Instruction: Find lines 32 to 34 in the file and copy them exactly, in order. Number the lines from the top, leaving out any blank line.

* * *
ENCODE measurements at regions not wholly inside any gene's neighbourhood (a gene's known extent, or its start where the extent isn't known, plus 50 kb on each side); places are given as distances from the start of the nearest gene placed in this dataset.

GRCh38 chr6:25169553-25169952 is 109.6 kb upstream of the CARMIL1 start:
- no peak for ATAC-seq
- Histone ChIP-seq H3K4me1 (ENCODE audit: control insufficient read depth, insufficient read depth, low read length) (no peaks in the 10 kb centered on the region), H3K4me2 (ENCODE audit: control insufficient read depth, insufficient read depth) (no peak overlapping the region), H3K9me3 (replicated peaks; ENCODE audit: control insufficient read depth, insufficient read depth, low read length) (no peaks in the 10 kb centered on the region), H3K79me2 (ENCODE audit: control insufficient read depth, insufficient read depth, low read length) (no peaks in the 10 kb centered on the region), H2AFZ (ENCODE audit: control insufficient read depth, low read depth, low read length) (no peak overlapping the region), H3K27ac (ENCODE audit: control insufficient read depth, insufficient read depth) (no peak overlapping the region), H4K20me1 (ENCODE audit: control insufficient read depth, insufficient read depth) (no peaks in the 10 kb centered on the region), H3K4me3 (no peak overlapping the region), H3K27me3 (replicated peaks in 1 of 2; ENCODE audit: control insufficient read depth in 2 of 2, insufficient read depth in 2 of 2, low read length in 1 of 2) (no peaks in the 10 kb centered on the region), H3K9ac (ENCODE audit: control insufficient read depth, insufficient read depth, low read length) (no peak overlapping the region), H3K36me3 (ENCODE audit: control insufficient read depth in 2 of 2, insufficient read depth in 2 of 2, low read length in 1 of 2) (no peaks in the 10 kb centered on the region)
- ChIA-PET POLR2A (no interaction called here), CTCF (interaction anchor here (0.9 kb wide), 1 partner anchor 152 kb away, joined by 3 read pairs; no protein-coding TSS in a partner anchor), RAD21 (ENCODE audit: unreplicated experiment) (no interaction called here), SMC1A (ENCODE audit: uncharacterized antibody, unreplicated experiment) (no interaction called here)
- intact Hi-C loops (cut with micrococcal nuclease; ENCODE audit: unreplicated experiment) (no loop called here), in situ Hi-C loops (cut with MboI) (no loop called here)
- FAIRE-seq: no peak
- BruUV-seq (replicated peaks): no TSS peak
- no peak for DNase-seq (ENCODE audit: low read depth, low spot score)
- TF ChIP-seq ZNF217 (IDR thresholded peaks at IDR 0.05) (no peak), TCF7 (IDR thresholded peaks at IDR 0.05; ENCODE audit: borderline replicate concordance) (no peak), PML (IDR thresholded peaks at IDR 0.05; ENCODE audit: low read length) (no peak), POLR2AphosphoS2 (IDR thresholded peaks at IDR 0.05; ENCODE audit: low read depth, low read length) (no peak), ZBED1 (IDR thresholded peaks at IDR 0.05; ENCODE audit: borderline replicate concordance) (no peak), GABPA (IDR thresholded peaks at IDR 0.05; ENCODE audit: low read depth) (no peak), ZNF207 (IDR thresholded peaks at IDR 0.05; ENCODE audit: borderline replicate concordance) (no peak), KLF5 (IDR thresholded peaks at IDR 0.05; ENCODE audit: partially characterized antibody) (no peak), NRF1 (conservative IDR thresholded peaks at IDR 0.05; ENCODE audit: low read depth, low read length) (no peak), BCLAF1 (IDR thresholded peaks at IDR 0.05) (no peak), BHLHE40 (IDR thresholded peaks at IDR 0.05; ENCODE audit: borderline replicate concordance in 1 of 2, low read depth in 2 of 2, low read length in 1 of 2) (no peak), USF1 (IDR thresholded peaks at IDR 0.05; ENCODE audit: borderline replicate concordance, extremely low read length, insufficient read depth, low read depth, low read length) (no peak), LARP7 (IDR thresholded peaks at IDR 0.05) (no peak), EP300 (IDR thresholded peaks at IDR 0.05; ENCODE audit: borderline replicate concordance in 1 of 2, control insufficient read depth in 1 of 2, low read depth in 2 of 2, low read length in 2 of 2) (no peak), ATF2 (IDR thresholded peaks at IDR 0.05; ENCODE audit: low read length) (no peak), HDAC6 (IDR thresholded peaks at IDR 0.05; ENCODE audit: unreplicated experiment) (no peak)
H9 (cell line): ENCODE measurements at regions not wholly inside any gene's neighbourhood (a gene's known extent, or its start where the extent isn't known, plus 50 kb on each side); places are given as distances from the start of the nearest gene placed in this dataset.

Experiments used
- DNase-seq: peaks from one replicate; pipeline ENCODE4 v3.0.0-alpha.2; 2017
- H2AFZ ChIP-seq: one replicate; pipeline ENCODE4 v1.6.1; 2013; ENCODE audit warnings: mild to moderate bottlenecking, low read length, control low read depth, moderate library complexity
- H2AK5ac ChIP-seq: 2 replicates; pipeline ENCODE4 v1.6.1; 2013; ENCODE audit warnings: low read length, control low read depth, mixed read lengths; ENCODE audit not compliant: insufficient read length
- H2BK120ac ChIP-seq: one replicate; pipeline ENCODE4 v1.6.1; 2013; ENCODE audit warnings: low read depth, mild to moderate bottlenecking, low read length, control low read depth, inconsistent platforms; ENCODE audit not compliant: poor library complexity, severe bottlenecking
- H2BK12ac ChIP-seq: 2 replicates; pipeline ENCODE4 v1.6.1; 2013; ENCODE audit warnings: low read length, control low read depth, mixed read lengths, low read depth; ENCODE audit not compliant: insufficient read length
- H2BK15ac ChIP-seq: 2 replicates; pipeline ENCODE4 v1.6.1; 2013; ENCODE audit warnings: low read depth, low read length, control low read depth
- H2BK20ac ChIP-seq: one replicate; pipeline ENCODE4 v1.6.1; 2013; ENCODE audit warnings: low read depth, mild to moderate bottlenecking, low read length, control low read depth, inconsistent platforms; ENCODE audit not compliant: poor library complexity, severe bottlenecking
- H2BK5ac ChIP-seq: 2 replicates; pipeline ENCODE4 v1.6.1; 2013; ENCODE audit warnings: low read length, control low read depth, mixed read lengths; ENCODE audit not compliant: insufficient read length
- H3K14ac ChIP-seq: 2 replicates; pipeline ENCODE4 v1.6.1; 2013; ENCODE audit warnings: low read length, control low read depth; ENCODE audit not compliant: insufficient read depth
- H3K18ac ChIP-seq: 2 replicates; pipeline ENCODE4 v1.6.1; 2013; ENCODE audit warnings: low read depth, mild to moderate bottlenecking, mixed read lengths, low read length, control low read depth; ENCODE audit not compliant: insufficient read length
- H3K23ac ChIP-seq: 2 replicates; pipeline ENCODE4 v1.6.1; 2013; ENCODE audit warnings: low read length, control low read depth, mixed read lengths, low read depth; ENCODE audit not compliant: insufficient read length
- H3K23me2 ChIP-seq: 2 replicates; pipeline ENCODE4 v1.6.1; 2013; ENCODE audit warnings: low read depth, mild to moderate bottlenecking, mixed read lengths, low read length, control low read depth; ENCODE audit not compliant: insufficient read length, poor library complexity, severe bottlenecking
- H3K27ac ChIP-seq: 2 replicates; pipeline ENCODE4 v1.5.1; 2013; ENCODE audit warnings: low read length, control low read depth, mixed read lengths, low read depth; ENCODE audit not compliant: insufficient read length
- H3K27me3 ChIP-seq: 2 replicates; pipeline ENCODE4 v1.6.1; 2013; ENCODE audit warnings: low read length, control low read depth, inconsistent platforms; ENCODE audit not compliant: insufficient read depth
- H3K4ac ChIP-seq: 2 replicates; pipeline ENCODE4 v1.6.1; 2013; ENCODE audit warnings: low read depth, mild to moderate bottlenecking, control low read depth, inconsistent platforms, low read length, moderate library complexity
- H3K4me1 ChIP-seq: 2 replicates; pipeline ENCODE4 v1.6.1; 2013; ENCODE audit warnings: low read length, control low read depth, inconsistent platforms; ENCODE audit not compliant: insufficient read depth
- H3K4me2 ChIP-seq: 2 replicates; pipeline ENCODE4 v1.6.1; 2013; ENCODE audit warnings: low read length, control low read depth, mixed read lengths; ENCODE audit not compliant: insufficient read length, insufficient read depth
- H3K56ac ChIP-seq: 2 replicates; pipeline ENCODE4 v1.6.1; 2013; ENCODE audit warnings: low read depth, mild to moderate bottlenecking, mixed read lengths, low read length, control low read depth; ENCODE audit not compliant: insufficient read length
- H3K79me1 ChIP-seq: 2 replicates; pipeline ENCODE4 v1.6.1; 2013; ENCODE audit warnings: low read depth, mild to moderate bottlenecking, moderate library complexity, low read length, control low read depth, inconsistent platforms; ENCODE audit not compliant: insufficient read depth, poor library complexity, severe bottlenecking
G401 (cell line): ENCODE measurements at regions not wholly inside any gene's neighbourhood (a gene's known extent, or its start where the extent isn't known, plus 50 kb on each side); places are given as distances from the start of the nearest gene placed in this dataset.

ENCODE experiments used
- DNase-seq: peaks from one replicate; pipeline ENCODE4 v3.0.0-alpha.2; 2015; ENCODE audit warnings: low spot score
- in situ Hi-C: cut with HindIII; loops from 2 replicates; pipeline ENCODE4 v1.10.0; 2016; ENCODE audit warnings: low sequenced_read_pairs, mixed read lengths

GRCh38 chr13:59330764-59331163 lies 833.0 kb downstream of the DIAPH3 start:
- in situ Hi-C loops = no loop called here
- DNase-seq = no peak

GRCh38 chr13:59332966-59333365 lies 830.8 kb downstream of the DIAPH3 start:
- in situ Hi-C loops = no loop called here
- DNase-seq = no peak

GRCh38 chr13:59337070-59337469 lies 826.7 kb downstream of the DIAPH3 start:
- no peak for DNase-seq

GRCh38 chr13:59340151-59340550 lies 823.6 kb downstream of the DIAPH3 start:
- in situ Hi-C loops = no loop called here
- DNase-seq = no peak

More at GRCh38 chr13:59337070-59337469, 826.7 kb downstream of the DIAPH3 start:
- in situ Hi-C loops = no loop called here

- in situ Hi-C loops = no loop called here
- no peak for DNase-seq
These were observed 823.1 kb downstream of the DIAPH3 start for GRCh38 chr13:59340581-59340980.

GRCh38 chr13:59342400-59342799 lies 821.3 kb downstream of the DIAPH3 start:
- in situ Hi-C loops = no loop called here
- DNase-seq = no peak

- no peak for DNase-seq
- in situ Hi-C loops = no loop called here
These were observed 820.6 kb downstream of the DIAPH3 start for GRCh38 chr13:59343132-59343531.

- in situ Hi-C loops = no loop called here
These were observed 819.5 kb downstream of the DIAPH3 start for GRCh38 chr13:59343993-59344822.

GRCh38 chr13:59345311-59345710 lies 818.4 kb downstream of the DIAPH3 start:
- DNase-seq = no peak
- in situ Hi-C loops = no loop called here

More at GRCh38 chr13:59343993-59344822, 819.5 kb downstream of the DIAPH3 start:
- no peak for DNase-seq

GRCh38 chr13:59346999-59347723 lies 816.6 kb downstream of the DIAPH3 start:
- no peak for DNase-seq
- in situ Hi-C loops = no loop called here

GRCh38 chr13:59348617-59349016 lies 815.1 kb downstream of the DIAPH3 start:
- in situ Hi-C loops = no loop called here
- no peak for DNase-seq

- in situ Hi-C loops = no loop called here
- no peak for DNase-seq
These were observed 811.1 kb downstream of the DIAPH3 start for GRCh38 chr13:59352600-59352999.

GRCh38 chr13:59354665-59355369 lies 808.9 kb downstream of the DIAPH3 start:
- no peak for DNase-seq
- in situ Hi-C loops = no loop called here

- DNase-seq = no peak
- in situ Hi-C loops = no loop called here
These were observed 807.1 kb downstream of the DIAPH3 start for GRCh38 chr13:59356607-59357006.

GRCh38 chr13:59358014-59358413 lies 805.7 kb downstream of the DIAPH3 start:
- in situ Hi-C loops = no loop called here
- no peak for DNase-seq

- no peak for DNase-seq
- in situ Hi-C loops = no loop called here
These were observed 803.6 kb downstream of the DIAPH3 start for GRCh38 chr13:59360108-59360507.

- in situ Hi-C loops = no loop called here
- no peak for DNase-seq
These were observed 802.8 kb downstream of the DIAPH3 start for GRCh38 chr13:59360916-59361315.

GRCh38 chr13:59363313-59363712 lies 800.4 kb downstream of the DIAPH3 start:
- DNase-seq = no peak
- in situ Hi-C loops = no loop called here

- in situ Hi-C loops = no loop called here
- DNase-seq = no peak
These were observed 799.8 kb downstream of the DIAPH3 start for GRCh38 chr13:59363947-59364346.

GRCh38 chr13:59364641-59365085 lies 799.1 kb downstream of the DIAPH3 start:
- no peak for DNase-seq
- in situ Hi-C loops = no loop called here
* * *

G401 (cell line): ENCODE measurements at regions not wholly inside any gene's neighbourhood (a gene's known extent, or its start where the extent isn't known, plus 50 kb on each side); places are given as distances from the start of the nearest gene placed in this dataset.

ENCODE experiments used
- DNase-seq: peaks from one replicate; pipeline ENCODE4 v3.0.0-alpha.2; 2015; ENCODE audit warnings: low spot score